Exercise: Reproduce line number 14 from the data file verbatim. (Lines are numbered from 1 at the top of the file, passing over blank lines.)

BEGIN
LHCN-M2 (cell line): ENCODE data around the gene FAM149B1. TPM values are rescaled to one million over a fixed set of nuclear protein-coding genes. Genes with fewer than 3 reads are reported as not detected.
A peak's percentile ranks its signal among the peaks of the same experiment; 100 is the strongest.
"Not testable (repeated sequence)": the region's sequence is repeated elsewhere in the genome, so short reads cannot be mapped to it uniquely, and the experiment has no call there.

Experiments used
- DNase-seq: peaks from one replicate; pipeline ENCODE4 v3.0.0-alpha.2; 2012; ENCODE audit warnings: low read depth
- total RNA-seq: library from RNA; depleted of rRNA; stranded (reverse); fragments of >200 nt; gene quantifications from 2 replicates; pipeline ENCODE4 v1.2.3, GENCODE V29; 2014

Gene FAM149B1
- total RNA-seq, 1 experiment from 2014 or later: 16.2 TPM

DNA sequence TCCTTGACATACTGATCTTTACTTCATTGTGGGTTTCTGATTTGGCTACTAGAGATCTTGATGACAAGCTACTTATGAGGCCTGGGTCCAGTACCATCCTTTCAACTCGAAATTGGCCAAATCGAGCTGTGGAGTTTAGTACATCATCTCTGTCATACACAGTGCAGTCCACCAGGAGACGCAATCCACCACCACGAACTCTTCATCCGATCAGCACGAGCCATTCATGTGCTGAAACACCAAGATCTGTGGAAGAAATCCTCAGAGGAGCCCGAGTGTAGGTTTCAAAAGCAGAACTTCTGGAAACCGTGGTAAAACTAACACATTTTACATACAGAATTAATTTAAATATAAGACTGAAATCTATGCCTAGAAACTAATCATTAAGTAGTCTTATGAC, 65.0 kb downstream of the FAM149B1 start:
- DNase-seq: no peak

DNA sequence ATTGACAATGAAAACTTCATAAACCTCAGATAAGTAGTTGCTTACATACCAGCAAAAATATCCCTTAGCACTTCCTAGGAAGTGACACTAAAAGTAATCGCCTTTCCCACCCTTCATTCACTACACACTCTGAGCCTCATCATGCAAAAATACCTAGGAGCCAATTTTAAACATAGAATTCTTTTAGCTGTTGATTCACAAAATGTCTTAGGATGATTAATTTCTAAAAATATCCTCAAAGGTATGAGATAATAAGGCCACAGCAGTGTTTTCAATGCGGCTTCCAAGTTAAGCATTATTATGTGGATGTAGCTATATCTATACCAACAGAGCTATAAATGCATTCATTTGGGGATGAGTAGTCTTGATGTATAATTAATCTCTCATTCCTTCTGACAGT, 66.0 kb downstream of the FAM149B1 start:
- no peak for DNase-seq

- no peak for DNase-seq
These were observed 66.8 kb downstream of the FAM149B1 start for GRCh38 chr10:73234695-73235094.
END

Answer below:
These were observed 66.8 kb downstream of the FAM149B1 start for GRCh38 chr10:73234695-73235094.